Data Management for Microscopy for FAIR and Open Science

A quick introduction to FAIR.

Data management is a critical element of laboratory work, unfortunately is often overlooked and deferred until comes the need for archiving at the end of a project’s life. Applying some simple clear rules will help you manage your research project in the long run and save you time, storage space and grant’s fund to publish and/or archive a research project.

This blog post is the first one in a series about the FAIR principles and OpenScience and how embracing it will help you manage your (microscopy) data without undue stress.

The FAIR principles are designed to enable OpenScience and are a good starting point to encourage you to think about how to optimally manage your research data. FAIR stands for Findable, Accessible, Interoperable and Reusable. For our purpose we will use our own interpretation of these rules in our first foray in data management.


The first step in (re)using data is to find them. Metadata and data should be easy to find for both humans and computers. Machine-readable metadata are essential for automatic discovery of datasets and services, so this is an essential component of the FAIRification process.

In our case, being able to find you data when you need it thanks to a clear data management structure (for an excellent example of such an approach please see Marco’s MAIIA Webinar repository, presentation and video link (coming soon).

Establish clear data organisation rules in your team and stick to it!


Once the user finds the required data, she/he/they need to know how they can be accessed, possibly including authentication and authorisation.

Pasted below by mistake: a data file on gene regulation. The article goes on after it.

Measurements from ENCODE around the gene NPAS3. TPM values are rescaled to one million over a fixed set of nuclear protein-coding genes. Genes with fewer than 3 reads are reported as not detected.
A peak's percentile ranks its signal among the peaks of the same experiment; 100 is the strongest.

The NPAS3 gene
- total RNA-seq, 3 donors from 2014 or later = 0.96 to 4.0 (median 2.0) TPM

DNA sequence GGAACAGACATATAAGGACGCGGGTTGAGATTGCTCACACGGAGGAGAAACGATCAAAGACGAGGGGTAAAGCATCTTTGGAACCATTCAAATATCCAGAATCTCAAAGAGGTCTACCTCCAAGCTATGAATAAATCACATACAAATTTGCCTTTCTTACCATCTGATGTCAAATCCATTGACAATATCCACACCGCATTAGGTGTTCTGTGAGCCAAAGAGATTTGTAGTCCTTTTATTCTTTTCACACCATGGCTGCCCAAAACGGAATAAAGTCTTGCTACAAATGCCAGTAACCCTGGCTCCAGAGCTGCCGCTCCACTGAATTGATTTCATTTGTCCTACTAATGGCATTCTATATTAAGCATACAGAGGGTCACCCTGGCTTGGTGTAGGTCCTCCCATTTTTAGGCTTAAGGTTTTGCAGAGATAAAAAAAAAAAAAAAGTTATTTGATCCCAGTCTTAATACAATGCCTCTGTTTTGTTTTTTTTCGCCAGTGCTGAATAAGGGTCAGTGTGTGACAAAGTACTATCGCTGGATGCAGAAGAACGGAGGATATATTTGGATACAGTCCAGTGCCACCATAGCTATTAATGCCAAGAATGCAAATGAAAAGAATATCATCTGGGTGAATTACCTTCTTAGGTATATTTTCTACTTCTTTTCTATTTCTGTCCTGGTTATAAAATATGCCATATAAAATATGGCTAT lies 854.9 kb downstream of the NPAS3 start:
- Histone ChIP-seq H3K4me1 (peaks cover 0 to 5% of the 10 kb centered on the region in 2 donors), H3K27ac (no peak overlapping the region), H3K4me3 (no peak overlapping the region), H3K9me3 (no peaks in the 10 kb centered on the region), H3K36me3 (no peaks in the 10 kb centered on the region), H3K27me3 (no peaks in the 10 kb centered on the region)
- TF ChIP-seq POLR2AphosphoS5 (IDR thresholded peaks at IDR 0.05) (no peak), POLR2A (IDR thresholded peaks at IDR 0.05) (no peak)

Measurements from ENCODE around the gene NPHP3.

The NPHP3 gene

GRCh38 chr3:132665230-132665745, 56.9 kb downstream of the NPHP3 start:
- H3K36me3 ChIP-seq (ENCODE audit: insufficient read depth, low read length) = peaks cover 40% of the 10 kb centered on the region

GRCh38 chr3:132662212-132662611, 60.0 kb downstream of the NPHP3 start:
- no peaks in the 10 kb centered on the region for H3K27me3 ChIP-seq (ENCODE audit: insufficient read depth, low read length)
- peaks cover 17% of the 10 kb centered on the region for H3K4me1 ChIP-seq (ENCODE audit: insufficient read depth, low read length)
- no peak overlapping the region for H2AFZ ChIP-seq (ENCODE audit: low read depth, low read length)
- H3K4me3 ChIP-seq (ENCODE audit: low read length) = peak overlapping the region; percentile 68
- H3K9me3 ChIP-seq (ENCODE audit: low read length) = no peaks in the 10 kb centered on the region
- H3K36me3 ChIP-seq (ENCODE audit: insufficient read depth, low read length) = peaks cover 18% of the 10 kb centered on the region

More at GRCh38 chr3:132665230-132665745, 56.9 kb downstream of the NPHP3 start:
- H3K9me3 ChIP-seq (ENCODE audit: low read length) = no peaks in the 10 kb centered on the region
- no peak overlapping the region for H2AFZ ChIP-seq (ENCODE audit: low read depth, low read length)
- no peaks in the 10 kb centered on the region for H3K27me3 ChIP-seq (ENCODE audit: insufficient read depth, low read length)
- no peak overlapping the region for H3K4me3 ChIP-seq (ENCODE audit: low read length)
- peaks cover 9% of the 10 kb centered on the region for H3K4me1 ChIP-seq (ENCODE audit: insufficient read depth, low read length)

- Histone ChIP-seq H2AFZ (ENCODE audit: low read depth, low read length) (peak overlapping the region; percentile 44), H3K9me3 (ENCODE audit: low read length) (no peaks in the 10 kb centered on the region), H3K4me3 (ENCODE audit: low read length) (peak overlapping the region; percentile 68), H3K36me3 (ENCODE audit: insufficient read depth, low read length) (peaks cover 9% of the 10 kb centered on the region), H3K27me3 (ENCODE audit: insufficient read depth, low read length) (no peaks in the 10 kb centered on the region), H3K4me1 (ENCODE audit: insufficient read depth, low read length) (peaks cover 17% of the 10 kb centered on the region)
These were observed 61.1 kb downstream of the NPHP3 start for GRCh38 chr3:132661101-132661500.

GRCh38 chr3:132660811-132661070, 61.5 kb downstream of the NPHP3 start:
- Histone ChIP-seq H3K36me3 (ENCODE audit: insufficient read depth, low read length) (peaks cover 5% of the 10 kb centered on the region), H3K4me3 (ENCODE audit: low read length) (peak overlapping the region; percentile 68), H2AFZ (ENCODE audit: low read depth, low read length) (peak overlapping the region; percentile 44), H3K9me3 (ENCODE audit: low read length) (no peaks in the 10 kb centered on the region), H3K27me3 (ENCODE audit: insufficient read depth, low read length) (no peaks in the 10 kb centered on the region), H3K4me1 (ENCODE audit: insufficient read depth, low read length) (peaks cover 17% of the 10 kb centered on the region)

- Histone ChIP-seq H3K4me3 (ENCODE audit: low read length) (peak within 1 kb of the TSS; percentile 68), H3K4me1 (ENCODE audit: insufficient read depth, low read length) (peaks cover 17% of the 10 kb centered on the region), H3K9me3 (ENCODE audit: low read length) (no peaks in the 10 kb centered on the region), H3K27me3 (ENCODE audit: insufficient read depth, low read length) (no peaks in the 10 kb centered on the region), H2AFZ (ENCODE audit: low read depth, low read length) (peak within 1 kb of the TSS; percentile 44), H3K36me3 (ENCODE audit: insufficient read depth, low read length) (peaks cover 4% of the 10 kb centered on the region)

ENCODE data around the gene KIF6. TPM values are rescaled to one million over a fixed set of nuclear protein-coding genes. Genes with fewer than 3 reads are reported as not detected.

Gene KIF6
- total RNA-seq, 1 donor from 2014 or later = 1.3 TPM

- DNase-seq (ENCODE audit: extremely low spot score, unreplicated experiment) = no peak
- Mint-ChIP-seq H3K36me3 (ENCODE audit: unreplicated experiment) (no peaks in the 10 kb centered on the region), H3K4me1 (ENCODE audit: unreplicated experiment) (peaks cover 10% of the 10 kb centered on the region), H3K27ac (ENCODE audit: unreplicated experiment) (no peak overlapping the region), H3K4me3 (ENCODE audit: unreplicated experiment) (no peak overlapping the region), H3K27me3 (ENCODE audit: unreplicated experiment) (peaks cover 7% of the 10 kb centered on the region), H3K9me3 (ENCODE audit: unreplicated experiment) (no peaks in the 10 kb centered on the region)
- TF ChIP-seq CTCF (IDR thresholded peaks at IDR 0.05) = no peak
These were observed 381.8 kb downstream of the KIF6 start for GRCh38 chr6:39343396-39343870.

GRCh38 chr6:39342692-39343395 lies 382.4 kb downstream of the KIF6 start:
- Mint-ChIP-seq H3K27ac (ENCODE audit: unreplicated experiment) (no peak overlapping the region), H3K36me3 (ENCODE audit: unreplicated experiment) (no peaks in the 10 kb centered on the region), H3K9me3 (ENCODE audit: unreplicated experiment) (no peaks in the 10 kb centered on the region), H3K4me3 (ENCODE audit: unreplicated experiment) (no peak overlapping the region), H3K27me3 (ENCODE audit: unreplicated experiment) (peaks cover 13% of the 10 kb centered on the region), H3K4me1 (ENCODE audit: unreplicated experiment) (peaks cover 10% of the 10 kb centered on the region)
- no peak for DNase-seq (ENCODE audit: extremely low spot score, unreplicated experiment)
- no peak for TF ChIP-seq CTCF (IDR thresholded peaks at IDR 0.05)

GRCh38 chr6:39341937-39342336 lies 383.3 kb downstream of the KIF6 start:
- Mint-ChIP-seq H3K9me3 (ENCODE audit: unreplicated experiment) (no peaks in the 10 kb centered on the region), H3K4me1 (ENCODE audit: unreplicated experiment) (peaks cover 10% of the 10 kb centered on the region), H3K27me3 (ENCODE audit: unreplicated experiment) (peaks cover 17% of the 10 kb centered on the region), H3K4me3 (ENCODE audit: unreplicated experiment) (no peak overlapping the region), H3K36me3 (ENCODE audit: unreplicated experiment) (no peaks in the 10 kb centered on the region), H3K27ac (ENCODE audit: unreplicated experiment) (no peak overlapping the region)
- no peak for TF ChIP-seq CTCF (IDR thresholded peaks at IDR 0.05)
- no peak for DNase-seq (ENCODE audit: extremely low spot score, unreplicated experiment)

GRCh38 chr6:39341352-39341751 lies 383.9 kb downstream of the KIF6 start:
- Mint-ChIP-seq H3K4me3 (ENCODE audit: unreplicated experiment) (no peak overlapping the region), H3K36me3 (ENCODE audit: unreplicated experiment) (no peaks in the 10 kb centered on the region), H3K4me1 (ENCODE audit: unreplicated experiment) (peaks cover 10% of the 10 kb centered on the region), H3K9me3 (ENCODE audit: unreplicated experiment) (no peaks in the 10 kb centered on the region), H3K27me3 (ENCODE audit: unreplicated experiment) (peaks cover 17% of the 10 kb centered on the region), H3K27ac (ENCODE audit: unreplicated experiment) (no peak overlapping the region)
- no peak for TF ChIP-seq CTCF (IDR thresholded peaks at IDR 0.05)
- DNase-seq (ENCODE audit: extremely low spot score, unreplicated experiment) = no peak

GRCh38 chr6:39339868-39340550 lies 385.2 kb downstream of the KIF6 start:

In our case, think about how your are going to share the data for the image processing and analysis with your favorite imaging facility.

Set the adequate read/write authorisation for your Mendel’s project.


The data usually need to be integrated with other data. In addition, the data need to interoperate with applications or workflows for analysis, storage, and processing.

In our case, ensure all documentations related to the data is available. That’s your material and methods written.

Document as much as possible as you go: sample preparation protocols, imaging settings, image analysis pipelines, etc.


The ultimate goal of FAIR is to optimise the reuse of data. To achieve this, metadata and data should be well-described so that they can be replicated and/or combined in different settings.

In our case, do you have all the info (data + metadata) to know what is your data about and to reproduce your study?

Organise and document correctly as you go.

We will see in the next blog posts the practical aspects of (microscopy) data management.

Coming up next…

  • F-A-I-R in details
  • What’s in a file name? see Marco’s blog post
  • Manage research data: deciding upon a data structure for your team
  • Using tags to organise your data
  • Documenting your research with metadata, loads of it!
  • One OpenLink to rule them all, one OpenLink to find them, One OpenLink to bring them all, and in the darkness bind them; In the Land of OpenScience where the FAIR principles lie